These indicators are mostly for travel and entertainment. It is interesting to watch these sectors recover as the pandemic subsides.
Note: Gasoline consumption returned to pre-pandemic levels.
—– Airlines: Transportation Security Administration —–
The TSA is providing daily travel numbers.
This data is as of January 8th.
This data shows the 7-day average of daily total traveler throughput from the TSA for 2019 (Light Blue), 2020 (Black), 2021 (Blue) and 2021 (Red).
The dashed line is the percent of 2019 for the seven-day average.
The 7-day average is down 27.9% from the same day in 2019 (72.1% of 2019). (Dashed line)
The second graph shows the 7-day average of the year-over-year change in diners as tabulated by OpenTable for the US and several selected cities.
Thanks to OpenTable for providing this restaurant data:
This data is updated through January 8, 2022.
This data is “a sample of restaurants on the OpenTable network across all channels: online reservations, phone reservations, and walk-ins. For year-over-year comparisons by day, we compare to the same day of the week from the same week in the previous year.”
Dining was mostly moving sideways, but there has been some decline recently, probably due to the winter wave of COVID. The 7-day average for the US is down 24% compared to 2019.
—– Movie Tickets: Box Office Mojo —–
This data shows domestic box office for each week and the median for the years 2016 through 2019 (dashed light blue).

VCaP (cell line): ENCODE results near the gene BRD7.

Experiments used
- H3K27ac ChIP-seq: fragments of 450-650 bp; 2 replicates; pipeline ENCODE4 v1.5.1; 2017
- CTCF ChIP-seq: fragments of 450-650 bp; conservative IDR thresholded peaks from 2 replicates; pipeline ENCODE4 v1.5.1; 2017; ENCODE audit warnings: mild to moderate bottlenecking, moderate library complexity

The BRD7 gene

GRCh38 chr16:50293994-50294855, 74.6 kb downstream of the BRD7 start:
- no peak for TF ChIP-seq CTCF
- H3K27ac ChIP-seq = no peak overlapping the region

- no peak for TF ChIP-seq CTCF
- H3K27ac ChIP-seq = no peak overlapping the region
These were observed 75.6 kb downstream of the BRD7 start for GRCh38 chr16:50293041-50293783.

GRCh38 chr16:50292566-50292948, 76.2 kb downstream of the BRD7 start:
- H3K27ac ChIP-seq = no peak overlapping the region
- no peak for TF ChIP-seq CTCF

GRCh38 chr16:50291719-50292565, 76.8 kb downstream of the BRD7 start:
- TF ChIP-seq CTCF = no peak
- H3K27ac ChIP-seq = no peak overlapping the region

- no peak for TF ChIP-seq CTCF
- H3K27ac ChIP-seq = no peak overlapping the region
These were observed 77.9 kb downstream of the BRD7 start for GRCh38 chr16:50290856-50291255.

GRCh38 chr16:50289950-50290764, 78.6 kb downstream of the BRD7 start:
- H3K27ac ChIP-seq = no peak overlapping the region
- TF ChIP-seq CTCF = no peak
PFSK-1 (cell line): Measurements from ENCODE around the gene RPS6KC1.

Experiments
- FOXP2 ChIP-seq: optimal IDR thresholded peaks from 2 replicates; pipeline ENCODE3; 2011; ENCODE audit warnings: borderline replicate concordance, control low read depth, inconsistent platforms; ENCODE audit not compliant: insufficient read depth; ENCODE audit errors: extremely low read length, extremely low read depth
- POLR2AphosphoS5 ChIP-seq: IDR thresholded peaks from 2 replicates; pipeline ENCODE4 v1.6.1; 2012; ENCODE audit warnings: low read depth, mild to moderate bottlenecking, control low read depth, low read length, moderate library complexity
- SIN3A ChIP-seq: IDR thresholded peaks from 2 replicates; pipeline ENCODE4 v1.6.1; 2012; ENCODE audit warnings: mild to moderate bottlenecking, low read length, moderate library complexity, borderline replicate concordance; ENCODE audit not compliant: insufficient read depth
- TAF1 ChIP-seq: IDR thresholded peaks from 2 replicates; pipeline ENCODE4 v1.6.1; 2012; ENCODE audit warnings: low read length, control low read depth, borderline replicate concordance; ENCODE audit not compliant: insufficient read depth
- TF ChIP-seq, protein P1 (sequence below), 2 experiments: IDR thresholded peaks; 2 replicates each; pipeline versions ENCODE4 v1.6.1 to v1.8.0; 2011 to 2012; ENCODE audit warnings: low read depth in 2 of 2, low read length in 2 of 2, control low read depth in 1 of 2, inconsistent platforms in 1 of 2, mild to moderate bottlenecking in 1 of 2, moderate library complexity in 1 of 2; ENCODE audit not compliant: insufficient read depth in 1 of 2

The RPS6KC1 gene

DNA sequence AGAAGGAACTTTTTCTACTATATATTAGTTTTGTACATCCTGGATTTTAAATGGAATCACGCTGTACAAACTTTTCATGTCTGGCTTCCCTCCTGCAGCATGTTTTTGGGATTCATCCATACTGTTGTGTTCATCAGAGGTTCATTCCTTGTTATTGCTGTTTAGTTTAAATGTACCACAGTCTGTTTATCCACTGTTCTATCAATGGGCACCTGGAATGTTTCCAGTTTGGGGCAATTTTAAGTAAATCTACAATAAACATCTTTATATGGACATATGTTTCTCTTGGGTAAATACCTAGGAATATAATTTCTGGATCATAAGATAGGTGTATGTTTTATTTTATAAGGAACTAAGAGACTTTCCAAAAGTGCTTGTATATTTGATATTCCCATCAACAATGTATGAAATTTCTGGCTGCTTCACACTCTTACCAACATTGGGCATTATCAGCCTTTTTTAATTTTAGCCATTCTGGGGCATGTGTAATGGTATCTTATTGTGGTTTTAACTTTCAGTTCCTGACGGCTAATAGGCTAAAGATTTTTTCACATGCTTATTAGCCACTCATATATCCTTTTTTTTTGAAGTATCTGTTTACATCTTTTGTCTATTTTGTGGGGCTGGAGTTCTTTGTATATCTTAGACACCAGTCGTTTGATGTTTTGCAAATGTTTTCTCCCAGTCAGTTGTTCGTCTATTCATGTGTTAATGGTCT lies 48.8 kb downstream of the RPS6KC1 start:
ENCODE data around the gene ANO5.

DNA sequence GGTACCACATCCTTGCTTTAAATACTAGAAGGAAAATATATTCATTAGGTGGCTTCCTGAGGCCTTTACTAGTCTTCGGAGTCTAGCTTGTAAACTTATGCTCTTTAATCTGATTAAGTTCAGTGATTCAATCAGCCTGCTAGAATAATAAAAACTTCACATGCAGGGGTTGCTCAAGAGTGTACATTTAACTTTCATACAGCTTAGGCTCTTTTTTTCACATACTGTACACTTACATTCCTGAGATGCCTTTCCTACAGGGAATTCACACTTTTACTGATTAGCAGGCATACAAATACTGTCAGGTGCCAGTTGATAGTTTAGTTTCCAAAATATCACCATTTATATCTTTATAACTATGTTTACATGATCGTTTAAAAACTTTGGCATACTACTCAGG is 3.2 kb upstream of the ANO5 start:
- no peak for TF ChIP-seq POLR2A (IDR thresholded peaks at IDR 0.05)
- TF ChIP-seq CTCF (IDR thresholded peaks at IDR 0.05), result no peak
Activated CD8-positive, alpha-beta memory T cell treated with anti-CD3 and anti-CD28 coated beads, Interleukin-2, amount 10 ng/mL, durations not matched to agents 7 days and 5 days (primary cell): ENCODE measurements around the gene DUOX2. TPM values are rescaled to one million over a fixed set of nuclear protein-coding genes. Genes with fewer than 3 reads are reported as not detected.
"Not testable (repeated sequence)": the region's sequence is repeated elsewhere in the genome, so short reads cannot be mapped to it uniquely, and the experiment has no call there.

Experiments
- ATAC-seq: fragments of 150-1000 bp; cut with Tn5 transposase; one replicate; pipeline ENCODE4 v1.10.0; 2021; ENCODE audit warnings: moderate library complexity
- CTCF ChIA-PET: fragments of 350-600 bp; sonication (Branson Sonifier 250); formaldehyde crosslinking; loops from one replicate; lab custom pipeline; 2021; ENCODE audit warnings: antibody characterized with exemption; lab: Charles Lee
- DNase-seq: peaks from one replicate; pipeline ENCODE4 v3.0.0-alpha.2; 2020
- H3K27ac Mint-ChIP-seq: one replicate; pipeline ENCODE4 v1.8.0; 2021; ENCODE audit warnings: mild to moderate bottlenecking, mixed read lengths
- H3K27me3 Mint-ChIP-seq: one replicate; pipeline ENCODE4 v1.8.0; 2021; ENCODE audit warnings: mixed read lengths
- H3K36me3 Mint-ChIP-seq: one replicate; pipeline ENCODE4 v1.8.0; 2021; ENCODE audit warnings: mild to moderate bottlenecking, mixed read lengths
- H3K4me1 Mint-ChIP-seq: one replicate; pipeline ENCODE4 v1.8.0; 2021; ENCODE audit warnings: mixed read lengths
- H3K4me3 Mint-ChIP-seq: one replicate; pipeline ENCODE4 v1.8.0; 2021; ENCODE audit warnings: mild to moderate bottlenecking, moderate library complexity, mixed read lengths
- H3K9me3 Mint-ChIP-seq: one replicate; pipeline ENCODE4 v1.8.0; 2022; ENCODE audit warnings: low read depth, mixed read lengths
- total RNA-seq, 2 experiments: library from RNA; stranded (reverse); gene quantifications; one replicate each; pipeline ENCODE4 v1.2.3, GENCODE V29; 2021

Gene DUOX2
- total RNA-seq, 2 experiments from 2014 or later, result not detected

Note that the data is usually noisy week-to-week and depends on when blockbusters are released.
Movie ticket sales were at $138 million last week, down about 33% from the median for the week.
This graph shows the seasonal pattern for the hotel occupancy rate using the four-week average.
The red dot is for 2022, black is 2020, blue is the median, and dashed light blue is for 2021.
This data is through January 1st. The occupancy rate was down slightly compared to the same week in 2019.
Notes: Y-axis doesn’t start at zero to better show the seasonal change.
This graph is from Apple mobility. From Apple: “This data is generated by counting the number of requests made to Apple Maps for directions in select countries/regions, sub-regions, and cities.” This is just a general guide – people that regularly commute probably don’t ask for directions.
The graph is the running 7-day average to remove the impact of weekends.
IMPORTANT: All data is relative to January 13, 2020. This data is NOT Seasonally Adjusted. People walk and drive more when the weather is nice, so I’m just using the transit data.
According to the Apple data directions requests, public transit in the 7-day average for the US is at 85% of the January 2020 level.
Here is some interesting data on New York subway usage (HT BR).
This graph is from Todd W Schneider.
This data is through Friday,January 7th.
He notes: “Data updates weekly from the MTA’s public turnstile data, usually on Saturday mornings”.
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